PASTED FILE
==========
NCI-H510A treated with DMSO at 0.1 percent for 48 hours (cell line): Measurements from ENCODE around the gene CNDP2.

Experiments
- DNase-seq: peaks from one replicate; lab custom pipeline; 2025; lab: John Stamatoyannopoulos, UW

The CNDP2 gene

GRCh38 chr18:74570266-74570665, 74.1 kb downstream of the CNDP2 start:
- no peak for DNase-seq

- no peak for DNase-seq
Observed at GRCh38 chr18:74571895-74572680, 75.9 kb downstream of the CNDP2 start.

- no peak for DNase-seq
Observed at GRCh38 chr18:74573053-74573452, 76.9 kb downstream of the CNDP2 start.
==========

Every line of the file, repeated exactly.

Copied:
NCI-H510A treated with DMSO at 0.1 percent for 48 hours (cell line): Measurements from ENCODE around the gene CNDP2.

Experiments
- DNase-seq: peaks from one replicate; lab custom pipeline; 2025; lab: John Stamatoyannopoulos, UW

The CNDP2 gene

GRCh38 chr18:74570266-74570665, 74.1 kb downstream of the CNDP2 start:
- no peak for DNase-seq

- no peak for DNase-seq
Observed at GRCh38 chr18:74571895-74572680, 75.9 kb downstream of the CNDP2 start.

- no peak for DNase-seq
Observed at GRCh38 chr18:74573053-74573452, 76.9 kb downstream of the CNDP2 start.